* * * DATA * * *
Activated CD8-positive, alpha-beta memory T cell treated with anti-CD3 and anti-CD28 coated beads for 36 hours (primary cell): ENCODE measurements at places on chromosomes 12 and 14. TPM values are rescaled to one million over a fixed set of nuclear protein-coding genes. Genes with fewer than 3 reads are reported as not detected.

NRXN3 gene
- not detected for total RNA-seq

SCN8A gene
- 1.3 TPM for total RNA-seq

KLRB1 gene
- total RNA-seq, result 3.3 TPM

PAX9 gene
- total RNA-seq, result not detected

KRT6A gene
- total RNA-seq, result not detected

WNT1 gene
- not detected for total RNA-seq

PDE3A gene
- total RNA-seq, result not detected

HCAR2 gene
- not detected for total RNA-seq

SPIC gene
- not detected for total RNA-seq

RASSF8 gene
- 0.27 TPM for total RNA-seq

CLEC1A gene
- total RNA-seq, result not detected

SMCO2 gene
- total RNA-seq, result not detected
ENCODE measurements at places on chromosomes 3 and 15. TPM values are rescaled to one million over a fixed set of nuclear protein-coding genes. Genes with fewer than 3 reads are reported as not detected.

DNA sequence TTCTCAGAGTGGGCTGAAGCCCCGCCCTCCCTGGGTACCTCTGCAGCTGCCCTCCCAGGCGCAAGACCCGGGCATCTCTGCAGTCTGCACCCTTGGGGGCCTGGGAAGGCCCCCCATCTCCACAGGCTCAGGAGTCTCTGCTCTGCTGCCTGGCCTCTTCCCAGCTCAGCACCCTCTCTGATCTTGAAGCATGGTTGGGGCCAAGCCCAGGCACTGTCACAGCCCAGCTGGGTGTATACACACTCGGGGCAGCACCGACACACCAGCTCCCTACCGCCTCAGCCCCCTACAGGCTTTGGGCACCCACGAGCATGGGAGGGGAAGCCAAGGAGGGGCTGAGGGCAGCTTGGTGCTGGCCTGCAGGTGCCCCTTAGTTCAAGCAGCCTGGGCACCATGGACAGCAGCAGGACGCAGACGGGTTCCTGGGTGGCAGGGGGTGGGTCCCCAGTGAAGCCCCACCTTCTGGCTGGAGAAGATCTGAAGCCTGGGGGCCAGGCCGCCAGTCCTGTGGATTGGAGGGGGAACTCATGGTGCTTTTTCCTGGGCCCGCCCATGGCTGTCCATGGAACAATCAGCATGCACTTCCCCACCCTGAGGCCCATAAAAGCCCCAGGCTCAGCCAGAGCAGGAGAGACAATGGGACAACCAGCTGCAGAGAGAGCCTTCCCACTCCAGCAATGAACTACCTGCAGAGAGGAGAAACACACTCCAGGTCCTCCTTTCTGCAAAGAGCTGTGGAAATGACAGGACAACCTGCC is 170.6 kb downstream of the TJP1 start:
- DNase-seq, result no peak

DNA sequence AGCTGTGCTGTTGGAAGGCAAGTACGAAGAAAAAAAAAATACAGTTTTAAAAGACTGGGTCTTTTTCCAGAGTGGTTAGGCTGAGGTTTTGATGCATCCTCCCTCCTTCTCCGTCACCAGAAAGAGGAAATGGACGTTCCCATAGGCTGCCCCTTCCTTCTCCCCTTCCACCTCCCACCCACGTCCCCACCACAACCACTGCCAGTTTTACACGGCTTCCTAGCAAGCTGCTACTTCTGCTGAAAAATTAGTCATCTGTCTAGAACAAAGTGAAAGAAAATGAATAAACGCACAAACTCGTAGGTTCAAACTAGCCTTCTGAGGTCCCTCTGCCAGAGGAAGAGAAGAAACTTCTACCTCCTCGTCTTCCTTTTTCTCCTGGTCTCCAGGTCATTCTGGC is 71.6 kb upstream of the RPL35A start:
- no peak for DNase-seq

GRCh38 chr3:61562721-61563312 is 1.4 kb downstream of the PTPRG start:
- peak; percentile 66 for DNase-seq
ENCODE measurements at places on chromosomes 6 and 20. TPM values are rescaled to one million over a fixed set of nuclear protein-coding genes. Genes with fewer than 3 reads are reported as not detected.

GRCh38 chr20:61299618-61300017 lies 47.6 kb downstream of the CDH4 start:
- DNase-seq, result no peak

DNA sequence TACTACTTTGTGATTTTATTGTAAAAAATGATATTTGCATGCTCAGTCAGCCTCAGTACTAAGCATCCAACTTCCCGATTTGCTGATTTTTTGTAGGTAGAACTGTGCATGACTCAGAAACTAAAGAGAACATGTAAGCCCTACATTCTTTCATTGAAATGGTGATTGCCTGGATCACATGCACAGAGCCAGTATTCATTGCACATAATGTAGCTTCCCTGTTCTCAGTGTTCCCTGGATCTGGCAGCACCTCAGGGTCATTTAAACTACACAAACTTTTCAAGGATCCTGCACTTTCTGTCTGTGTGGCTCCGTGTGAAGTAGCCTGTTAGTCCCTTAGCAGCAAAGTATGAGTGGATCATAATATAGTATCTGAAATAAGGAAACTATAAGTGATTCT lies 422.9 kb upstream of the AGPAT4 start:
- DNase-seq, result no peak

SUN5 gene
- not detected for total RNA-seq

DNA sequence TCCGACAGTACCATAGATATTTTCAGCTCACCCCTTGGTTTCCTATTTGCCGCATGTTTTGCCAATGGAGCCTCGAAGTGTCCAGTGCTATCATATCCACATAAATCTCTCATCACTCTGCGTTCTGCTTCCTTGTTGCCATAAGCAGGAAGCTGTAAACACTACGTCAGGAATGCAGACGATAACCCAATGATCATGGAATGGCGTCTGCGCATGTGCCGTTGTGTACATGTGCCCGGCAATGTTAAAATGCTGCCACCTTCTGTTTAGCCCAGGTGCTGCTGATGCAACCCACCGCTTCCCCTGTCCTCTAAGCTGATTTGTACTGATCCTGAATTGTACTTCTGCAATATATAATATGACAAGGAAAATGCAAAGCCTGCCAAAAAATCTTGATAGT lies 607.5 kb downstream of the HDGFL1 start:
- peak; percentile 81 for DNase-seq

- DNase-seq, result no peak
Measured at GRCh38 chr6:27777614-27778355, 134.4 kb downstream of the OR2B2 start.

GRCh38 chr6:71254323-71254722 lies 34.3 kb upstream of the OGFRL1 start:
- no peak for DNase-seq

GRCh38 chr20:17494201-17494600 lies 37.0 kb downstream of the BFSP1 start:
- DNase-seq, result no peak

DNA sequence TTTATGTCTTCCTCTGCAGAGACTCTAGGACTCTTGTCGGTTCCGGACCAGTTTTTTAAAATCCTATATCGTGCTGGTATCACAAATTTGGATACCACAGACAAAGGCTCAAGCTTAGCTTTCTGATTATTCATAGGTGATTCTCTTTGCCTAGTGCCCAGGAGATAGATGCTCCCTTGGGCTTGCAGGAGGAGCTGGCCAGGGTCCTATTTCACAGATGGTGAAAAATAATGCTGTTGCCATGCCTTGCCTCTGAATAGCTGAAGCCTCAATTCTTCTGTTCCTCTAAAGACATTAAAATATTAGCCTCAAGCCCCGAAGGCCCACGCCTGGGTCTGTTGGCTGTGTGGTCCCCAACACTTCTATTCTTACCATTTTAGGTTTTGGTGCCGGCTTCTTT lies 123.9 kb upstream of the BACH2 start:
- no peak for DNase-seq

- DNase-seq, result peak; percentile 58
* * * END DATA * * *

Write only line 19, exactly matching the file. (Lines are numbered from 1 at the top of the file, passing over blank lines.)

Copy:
- not detected for total RNA-seq